|Publication number||US4064633 A|
|Application number||US 05/665,540|
|Publication date||Dec 27, 1977|
|Filing date||Mar 10, 1976|
|Priority date||Mar 10, 1976|
|Publication number||05665540, 665540, US 4064633 A, US 4064633A, US-A-4064633, US4064633 A, US4064633A|
|Inventors||Alexander W. Wertepny|
|Original Assignee||Wertepny Alexander W|
|Export Citation||BiBTeX, EndNote, RefMan|
|Patent Citations (8), Referenced by (18), Classifications (14)|
|External Links: USPTO, USPTO Assignment, Espacenet|
1. Field of the Invention
This invention relates to gauging instruments and, more particularly, to fixed or floating gauging instruments for measuring concentricity, out of roundness, thickness, flatness, and the like.
2. Description of the Prior Art
Currently, there is a wide variety of systems and instruments being used to check a workpiece for concentricity, out of roundness, and the like. These instruments are very expensive and very complex.
A frame is provided with a mounting bar extending substantially from one end thereof to the other. One, and preferably two, V-blocks are mounted on the bar and have locking members for fixing the V-blocks relative to the bar at desired locations therealong. A fixed indicator dial is carried by each V-block with a contact point projecting along an axis perpendicular to one side wall of the V-block so that a workpiece positioned in the V-block can be gauged for diameter, out of roundness and/or concentricity.
In one form of the invention, a mounting block is secured to a selected location along the bar with a floating gauge resiliently connected to the mounting block, such that an anvil portion of the gauge engages one side of a workpiece with the contact point of the gauge engaging the workpiece diametrically opposite the anvil for recording on the indicator dial of the gauge a diameter and out of roundness of the workpiece. The action of the floating gauge may be disengaged so that the floating gauge becomes a fixed gauge whereupon, when properly positioned, it can serve to measure out of roundness and concentricity.
The floating gauge may be mounted on a bench-center instrument for checking diameters and, when the action of the gauge is locked, it can be used for checking concentricity. The floating gauge also may be used with V-blocks, indicator stands and other forms of measuring instruments to accomplish a wide variety of measurements.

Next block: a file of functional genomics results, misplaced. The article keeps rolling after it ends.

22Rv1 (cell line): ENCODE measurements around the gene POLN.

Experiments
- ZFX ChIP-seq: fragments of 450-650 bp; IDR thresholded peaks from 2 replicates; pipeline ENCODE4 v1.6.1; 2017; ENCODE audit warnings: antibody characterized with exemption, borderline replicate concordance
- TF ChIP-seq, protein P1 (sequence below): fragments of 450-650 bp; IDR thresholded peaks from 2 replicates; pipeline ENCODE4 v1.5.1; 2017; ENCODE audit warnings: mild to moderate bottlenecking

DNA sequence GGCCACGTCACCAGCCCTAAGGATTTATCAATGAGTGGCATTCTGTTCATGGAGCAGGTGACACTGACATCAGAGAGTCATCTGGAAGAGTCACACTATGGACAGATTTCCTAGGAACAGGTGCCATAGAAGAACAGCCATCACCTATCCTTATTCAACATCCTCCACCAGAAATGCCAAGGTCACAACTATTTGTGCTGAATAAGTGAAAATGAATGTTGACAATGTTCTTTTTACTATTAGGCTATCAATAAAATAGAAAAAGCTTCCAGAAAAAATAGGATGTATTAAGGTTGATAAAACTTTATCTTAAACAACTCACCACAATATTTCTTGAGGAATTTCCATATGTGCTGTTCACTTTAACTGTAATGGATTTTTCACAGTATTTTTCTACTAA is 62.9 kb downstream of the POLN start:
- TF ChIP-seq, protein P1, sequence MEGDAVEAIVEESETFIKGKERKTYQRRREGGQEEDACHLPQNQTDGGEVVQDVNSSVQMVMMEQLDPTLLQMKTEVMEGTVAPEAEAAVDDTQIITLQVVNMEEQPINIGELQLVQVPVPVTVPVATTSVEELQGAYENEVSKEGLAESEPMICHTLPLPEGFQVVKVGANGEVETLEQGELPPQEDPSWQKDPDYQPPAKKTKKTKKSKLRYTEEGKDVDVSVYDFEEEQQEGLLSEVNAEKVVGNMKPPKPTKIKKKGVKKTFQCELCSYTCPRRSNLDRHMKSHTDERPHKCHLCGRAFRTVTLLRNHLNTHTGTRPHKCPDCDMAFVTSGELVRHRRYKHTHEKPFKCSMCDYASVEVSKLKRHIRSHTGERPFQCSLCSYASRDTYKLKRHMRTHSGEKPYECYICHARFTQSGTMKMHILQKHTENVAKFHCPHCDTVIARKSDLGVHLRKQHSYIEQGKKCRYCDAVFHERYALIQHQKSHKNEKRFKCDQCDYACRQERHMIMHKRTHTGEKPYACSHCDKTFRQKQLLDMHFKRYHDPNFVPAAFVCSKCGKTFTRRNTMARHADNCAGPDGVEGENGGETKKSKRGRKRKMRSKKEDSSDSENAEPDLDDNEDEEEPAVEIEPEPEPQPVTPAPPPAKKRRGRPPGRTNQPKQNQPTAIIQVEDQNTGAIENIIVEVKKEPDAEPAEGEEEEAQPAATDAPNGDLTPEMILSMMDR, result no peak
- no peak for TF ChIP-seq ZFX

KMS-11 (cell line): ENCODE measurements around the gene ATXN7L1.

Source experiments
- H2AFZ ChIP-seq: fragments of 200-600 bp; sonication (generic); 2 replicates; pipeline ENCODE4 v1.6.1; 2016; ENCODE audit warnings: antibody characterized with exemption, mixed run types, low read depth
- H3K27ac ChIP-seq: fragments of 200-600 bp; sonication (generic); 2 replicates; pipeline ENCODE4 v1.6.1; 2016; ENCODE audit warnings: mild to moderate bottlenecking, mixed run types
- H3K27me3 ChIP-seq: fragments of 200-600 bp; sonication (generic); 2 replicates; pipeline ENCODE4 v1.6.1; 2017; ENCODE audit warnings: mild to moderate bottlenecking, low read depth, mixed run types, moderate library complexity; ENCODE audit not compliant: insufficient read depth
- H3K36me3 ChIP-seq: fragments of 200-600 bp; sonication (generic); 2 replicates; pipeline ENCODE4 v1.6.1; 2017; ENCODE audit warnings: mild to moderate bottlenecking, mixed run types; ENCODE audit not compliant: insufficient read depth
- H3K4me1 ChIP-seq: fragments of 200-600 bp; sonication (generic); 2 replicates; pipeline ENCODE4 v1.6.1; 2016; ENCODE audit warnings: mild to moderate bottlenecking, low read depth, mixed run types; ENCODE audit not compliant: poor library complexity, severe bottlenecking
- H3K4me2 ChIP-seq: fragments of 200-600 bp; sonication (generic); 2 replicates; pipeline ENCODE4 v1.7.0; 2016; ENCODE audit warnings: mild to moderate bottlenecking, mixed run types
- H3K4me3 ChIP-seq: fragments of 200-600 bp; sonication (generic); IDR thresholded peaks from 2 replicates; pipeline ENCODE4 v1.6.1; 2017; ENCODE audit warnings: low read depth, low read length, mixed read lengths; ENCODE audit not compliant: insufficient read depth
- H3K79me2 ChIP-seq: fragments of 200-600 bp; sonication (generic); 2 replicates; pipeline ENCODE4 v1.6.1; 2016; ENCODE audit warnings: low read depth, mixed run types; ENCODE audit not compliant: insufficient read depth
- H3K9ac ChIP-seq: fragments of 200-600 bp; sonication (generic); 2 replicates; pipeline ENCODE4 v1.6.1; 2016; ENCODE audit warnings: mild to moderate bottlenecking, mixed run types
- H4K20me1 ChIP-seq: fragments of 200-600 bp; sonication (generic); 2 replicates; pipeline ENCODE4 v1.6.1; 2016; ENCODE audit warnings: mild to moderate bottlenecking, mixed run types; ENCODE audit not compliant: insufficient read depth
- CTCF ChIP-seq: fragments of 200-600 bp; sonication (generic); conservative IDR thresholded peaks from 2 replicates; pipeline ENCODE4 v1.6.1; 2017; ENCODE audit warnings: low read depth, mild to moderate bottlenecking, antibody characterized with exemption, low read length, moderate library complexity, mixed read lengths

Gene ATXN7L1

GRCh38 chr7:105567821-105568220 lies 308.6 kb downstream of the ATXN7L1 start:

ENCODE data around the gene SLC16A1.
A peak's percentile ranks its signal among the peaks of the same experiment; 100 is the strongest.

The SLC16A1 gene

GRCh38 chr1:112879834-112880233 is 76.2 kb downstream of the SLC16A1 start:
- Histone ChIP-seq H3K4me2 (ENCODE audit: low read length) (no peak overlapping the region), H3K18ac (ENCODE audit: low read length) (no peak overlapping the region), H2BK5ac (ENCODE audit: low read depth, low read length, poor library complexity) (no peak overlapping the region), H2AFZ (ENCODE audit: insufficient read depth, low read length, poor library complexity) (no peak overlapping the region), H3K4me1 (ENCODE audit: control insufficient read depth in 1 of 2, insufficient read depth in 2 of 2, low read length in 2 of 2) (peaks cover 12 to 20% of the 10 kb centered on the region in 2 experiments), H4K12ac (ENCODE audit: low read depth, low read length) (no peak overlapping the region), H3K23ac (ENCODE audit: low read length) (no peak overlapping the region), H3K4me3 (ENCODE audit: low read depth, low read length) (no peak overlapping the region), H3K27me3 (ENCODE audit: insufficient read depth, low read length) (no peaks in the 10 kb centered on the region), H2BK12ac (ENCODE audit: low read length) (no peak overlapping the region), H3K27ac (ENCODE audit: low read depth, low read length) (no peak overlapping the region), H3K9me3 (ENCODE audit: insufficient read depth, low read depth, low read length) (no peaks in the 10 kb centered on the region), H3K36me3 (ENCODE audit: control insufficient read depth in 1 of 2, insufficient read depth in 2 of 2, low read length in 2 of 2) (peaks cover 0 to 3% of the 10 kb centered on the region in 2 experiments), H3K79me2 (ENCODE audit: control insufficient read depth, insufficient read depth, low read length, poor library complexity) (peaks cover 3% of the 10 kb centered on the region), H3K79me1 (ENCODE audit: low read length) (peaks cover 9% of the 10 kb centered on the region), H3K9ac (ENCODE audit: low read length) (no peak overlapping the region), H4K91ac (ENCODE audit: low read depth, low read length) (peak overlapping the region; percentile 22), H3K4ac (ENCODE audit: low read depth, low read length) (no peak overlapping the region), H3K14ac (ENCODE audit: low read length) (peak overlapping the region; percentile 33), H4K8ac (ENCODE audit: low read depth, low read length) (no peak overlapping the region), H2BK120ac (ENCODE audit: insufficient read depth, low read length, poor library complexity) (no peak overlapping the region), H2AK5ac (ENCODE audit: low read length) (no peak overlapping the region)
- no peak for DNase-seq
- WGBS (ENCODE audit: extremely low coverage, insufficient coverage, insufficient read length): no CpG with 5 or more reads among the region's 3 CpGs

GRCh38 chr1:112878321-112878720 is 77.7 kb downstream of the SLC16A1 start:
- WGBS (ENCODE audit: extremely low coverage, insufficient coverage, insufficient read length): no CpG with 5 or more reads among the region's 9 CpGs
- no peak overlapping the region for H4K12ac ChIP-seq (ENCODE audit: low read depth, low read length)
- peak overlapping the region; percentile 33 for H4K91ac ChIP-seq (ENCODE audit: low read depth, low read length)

The details of construction and operation of the invention are more fully described with reference to the accompanying drawings which form a part hereof and in which like reference numerals refer to like parts throughout.
In the drawings:
FIG. 1 illustrates a gauging instrument having both fixed and floating gauge arrangements according to my invention;
FIG. 2 is a view taken along the lines 2--2 of FIG. 1;
FIG. 3 is a view taken along the lines 3--3 of FIG. 1;
FIGS. 4 and 4A are enlarged sectional views of the mechanism for locking the floating gauge;
FIG. 5 is a somewhat schematic view, similar to FIG. 1, showing a modified form of my invention;
FIGS. 6 and 6A show different angled V-blocks;
FIG. 7 shows my floating gauge mounted on a bench-center instrument;
FIG. 8 is a view taken along the lines 8--8 of FIG. 7; and
FIG. 9 shows my floating gauge being used on an indicator stand.
Referring to the drawings, numeral 10 illustrates my improved measuring and gauging instrument and includes a mounting bar 12, which is supported in spaced relationship from a surface by means of the legs 14. It should be noted that a three-point or three-legged support is provided so as to reduce wobble and instability of the stand on an uneven surface. A length measuring gauge 16 is adjustably mounted on the left-hand portion of the bar of FIG. 1 for measuring or gauging the length of all or of a part of a workpiece and operates in the manner shown and described in U.S. Pat. No. 3,235,968, issued Feb. 22, 1966 in the name of Stanley A. Wertepny. Axially spaced from each other along the mounting bar 12 is a pair of V-blocks 18 and 20, which are adapted to be locked in position along the length of the bar 12 by means of thumbscrews 22 or the like. The V-blocks 18 and 20 have the angle of the V-opening 24 of a particular size and, as best shown in FIGS. 6 and 6A, the angle of the opening can be 120° (FIG. 6), 60° (FIG. 6A) or 90° (not shown).
For the present purposes, the V-block 18 and the associated gauging function is the same as V-block 20 and, accordingly, only the structure of block 18 will be described in detail. Referring to FIG. 2, the V-block 18 has a support member 26 rigidly fastened on one side thereof with a vertically split outer portion 28. An opening 30 bridges the split and is threaded at 32 to receive a threaded stub shaft 34 therethrough. The axis of the opening 30 and the axis of the stub shaft 34 is at an angle to the vertical plane of the axis of the mounting bar 12. An Allen head set screw 36 joins the two halves of the split portion 28 and, when tightened, locks the stub shaft 34 against movement. The remote end portion 38 of the stub shaft 34 has a split element 40 rigidly secured thereto with an opening 42 extending transverse to the axis of the shaft 34. A rod 44 fits in the opening 42 and is locked in position thereby by means of the Allen head set screw 46. The outer end portion 48 of the rod 44 has a split segment 50 with an opening 52 bridging the split and said opening having an axis transverse to the axis of the rod 44. A dial indicator 54, of commercially available construction, such as sold by Mitutoyo of Japan, has a mounting sleeve 56 secured in the opening 52 in the segment 50 and is locked in position therein by the Allen head set screw 58. The contact point 60 of the dial indicator 54 projects through the sleeve 56 and in the direction of one wall of the V-block 18. The axis of the sleeve 56 is perpendicular to one wall of the V-block.